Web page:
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The worst thing that happens on the set of Will & Grace is that director James Burrows has to constantly tell Megan Mullally and Sean Hayes to stop goofing off in the corner.
Otherwise, the NBC reboot has been a perfect model of how to successfully bring back a comedy classic. “It feels like a time-travel show,” says Eric McCormack (Will Truman). “It feels like it’s still 2006. If anything, we all went away and had a life for 11 years. Nobody came back with their tail between their legs. We’ve all come back as grown-ups. So this feels like a victory lap.”
Surrounding themselves with former colleagues from the original has certainly helped to make the reunion easier. “Even a lot of the camera guys are the same,” says Mullally, who plays the saucy Karen Walker.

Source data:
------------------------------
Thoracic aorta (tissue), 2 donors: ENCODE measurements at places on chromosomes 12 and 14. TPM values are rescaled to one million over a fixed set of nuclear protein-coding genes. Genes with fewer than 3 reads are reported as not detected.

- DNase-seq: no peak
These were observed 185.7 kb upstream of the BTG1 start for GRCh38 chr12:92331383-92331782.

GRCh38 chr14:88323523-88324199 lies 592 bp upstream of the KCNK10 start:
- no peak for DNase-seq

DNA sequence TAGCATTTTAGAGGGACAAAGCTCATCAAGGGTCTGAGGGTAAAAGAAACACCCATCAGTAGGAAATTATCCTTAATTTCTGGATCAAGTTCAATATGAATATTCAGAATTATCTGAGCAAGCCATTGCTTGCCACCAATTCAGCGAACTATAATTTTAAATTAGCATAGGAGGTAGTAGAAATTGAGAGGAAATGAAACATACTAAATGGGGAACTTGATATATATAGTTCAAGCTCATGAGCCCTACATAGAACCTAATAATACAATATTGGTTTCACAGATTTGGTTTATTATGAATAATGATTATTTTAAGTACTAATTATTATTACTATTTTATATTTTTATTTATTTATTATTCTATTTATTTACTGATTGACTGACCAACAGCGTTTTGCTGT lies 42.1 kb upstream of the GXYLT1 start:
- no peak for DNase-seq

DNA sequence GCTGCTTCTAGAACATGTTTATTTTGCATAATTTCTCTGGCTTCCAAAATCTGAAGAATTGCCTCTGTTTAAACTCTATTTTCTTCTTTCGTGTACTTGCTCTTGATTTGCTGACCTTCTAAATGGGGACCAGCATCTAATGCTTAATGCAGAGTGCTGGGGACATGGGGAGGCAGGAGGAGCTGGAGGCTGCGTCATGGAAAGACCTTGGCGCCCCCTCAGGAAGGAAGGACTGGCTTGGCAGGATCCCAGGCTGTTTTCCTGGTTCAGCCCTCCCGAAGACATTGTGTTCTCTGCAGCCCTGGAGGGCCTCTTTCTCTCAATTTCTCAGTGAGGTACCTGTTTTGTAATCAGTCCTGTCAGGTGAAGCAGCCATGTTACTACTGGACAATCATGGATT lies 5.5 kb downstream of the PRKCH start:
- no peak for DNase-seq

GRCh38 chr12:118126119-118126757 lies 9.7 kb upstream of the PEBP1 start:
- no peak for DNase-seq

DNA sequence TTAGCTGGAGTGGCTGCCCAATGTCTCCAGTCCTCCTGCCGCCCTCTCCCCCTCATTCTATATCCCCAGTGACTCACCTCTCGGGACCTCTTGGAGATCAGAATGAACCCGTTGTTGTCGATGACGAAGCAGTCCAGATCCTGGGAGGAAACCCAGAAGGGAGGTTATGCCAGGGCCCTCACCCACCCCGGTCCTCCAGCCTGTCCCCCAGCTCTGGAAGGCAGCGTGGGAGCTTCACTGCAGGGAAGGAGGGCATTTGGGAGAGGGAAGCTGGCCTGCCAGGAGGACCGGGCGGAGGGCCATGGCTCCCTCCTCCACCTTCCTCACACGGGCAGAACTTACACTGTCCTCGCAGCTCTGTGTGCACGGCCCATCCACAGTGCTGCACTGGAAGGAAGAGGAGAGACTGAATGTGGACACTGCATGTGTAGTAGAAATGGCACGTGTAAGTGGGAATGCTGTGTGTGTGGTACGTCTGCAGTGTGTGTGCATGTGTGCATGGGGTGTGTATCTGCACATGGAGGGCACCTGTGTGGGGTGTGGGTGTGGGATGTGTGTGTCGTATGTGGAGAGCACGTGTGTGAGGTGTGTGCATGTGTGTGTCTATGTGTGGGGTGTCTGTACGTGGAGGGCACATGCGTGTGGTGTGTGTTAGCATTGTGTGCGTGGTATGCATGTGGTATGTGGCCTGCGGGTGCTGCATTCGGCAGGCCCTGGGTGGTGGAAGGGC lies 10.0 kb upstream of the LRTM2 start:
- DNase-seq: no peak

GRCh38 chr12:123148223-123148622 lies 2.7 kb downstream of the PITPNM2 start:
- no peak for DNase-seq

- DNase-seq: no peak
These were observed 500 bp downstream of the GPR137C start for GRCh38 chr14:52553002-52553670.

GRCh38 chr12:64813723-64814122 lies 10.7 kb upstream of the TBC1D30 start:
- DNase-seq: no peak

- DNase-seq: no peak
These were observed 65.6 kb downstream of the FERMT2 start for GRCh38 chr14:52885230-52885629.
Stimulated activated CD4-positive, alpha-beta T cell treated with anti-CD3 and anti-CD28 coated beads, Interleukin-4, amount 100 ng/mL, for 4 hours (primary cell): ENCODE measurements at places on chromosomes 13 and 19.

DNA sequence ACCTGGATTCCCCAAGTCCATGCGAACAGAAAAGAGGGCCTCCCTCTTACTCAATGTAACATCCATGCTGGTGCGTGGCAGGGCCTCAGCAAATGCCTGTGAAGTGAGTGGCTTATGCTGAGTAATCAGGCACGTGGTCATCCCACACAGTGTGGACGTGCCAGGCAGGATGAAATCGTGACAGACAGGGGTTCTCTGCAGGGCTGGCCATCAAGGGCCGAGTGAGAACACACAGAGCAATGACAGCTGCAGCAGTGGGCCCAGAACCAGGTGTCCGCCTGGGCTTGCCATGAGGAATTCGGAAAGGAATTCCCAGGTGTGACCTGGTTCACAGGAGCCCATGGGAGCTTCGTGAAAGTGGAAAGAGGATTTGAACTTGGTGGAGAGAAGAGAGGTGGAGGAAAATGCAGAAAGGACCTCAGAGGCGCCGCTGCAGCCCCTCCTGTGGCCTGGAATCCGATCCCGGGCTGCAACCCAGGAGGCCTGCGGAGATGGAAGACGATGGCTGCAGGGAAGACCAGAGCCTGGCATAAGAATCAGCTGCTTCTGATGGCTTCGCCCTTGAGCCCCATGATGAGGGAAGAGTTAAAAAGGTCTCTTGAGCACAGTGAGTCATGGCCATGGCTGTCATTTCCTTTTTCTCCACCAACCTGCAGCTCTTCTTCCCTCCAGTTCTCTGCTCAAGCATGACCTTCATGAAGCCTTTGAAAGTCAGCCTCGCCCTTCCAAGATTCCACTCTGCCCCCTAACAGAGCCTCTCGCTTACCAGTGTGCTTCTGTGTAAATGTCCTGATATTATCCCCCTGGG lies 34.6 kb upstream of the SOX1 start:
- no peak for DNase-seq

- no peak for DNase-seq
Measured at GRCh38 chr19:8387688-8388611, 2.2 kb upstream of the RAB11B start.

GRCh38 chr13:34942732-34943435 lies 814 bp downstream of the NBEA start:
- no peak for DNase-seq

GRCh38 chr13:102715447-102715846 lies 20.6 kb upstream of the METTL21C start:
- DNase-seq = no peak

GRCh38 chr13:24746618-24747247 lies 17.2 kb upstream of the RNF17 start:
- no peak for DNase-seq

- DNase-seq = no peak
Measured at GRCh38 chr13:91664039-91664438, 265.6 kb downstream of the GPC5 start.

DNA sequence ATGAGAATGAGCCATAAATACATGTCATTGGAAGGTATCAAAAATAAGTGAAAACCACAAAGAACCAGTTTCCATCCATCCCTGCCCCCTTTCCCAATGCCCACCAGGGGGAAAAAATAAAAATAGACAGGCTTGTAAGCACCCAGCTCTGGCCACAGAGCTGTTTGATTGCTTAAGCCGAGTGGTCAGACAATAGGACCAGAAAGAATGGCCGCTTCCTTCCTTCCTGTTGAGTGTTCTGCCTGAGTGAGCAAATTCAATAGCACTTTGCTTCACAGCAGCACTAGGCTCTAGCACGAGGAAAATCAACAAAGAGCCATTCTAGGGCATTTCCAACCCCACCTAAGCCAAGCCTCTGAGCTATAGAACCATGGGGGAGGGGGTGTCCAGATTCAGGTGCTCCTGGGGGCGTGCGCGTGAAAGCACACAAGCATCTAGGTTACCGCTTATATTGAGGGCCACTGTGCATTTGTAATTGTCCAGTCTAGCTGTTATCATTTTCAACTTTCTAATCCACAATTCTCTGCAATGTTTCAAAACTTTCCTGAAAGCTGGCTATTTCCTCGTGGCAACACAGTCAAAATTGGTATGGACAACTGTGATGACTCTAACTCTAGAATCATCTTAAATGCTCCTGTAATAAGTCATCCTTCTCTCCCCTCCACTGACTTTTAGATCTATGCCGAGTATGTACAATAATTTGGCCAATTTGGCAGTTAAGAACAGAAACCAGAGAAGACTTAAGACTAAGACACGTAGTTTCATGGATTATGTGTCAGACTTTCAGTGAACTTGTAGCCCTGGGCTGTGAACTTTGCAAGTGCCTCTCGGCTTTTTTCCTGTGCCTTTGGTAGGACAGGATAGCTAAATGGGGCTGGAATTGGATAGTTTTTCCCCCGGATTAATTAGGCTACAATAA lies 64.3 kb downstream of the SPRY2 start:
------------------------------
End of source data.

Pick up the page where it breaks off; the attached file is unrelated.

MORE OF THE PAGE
But everyone believes the show would be nowhere without creators-EPs David Kohan and Max Mutchnick, who’ve managed to contemporize the jokes (like when Karen called Beverley Leslie a “Dixie Dinklage”) without sacrificing the show’s naughty tone.
“Every week they write us gifts,” chimes in Hayes, whose character, Jack McFarland, has never felt fresher. “It’s beyond anybody’s expectations.”
And the proof is in their weekly studio audience. Says Grace Adler herself, Debra Messing: “There is just so much joy on show night. There’s food, dancing, music. It’s really a party, so, in that way, it feels exactly the same as it used to be.”
Will & Grace returns with original episodes beginning Jan. 4.